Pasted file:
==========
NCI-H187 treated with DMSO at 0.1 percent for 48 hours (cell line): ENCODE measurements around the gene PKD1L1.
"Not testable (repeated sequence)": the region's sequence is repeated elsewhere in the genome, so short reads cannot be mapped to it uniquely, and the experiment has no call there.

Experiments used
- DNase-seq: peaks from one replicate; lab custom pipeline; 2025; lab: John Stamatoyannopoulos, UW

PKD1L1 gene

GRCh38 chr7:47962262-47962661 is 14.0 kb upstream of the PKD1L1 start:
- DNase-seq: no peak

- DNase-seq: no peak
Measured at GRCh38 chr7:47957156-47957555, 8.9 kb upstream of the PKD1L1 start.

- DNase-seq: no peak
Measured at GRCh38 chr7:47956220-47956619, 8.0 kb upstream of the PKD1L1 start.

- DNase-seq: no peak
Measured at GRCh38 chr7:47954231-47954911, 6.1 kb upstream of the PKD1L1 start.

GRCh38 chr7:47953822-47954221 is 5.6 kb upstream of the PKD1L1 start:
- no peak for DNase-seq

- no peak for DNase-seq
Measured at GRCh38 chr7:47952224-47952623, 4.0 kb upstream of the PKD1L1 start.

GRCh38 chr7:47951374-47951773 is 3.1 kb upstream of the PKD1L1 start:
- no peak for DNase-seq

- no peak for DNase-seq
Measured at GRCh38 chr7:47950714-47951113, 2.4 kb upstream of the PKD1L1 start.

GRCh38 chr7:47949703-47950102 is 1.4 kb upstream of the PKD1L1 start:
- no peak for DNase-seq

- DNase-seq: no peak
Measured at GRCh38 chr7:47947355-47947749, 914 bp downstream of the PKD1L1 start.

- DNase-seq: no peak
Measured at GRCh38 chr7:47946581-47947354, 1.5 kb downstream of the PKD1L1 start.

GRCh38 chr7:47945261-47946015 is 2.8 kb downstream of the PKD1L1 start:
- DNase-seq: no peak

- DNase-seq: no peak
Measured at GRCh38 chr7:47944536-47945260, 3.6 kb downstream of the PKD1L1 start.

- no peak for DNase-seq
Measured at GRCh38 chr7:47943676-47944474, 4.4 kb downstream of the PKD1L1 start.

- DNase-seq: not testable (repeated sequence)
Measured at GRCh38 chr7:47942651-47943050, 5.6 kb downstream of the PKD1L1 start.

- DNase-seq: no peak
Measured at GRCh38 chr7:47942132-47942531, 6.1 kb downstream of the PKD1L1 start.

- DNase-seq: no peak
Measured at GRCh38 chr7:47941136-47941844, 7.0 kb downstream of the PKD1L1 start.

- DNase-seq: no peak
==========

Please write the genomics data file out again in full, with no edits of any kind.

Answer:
NCI-H187 treated with DMSO at 0.1 percent for 48 hours (cell line): ENCODE measurements around the gene PKD1L1.
"Not testable (repeated sequence)": the region's sequence is repeated elsewhere in the genome, so short reads cannot be mapped to it uniquely, and the experiment has no call there.

Experiments used
- DNase-seq: peaks from one replicate; lab custom pipeline; 2025; lab: John Stamatoyannopoulos, UW

PKD1L1 gene

GRCh38 chr7:47962262-47962661 is 14.0 kb upstream of the PKD1L1 start:
- DNase-seq: no peak

- DNase-seq: no peak
Measured at GRCh38 chr7:47957156-47957555, 8.9 kb upstream of the PKD1L1 start.

- DNase-seq: no peak
Measured at GRCh38 chr7:47956220-47956619, 8.0 kb upstream of the PKD1L1 start.

- DNase-seq: no peak
Measured at GRCh38 chr7:47954231-47954911, 6.1 kb upstream of the PKD1L1 start.

GRCh38 chr7:47953822-47954221 is 5.6 kb upstream of the PKD1L1 start:
- no peak for DNase-seq

- no peak for DNase-seq
Measured at GRCh38 chr7:47952224-47952623, 4.0 kb upstream of the PKD1L1 start.

GRCh38 chr7:47951374-47951773 is 3.1 kb upstream of the PKD1L1 start:
- no peak for DNase-seq

- no peak for DNase-seq
Measured at GRCh38 chr7:47950714-47951113, 2.4 kb upstream of the PKD1L1 start.

GRCh38 chr7:47949703-47950102 is 1.4 kb upstream of the PKD1L1 start:
- no peak for DNase-seq

- DNase-seq: no peak
Measured at GRCh38 chr7:47947355-47947749, 914 bp downstream of the PKD1L1 start.

- DNase-seq: no peak
Measured at GRCh38 chr7:47946581-47947354, 1.5 kb downstream of the PKD1L1 start.

GRCh38 chr7:47945261-47946015 is 2.8 kb downstream of the PKD1L1 start:
- DNase-seq: no peak

- DNase-seq: no peak
Measured at GRCh38 chr7:47944536-47945260, 3.6 kb downstream of the PKD1L1 start.

- no peak for DNase-seq
Measured at GRCh38 chr7:47943676-47944474, 4.4 kb downstream of the PKD1L1 start.

- DNase-seq: not testable (repeated sequence)
Measured at GRCh38 chr7:47942651-47943050, 5.6 kb downstream of the PKD1L1 start.

- DNase-seq: no peak
Measured at GRCh38 chr7:47942132-47942531, 6.1 kb downstream of the PKD1L1 start.

- DNase-seq: no peak
Measured at GRCh38 chr7:47941136-47941844, 7.0 kb downstream of the PKD1L1 start.

- DNase-seq: no peak